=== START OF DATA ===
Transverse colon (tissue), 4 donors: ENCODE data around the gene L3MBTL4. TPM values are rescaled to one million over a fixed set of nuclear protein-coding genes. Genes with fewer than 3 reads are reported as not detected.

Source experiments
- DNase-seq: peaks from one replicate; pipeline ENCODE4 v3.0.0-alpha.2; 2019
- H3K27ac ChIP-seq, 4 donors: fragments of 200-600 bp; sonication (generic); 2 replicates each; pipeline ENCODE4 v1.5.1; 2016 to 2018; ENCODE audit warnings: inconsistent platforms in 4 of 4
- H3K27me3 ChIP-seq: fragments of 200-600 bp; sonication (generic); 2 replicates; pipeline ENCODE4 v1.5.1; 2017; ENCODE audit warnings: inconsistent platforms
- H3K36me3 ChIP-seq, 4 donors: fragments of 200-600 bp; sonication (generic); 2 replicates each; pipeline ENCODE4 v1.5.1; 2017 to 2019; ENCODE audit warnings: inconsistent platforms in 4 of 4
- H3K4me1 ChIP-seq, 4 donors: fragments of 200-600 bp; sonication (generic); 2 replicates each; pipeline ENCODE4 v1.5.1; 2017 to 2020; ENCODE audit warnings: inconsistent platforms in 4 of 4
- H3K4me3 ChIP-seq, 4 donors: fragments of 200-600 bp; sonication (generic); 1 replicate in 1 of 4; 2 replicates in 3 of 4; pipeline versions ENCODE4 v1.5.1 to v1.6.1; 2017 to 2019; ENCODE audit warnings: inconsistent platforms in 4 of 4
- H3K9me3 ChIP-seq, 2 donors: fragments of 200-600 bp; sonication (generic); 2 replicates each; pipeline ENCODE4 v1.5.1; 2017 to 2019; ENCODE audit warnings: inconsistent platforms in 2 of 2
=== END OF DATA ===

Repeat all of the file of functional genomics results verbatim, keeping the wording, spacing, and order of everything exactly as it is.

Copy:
Transverse colon (tissue), 4 donors: ENCODE data around the gene L3MBTL4. TPM values are rescaled to one million over a fixed set of nuclear protein-coding genes. Genes with fewer than 3 reads are reported as not detected.

Source experiments
- DNase-seq: peaks from one replicate; pipeline ENCODE4 v3.0.0-alpha.2; 2019
- H3K27ac ChIP-seq, 4 donors: fragments of 200-600 bp; sonication (generic); 2 replicates each; pipeline ENCODE4 v1.5.1; 2016 to 2018; ENCODE audit warnings: inconsistent platforms in 4 of 4
- H3K27me3 ChIP-seq: fragments of 200-600 bp; sonication (generic); 2 replicates; pipeline ENCODE4 v1.5.1; 2017; ENCODE audit warnings: inconsistent platforms
- H3K36me3 ChIP-seq, 4 donors: fragments of 200-600 bp; sonication (generic); 2 replicates each; pipeline ENCODE4 v1.5.1; 2017 to 2019; ENCODE audit warnings: inconsistent platforms in 4 of 4
- H3K4me1 ChIP-seq, 4 donors: fragments of 200-600 bp; sonication (generic); 2 replicates each; pipeline ENCODE4 v1.5.1; 2017 to 2020; ENCODE audit warnings: inconsistent platforms in 4 of 4
- H3K4me3 ChIP-seq, 4 donors: fragments of 200-600 bp; sonication (generic); 1 replicate in 1 of 4; 2 replicates in 3 of 4; pipeline versions ENCODE4 v1.5.1 to v1.6.1; 2017 to 2019; ENCODE audit warnings: inconsistent platforms in 4 of 4
- H3K9me3 ChIP-seq, 2 donors: fragments of 200-600 bp; sonication (generic); 2 replicates each; pipeline ENCODE4 v1.5.1; 2017 to 2019; ENCODE audit warnings: inconsistent platforms in 2 of 2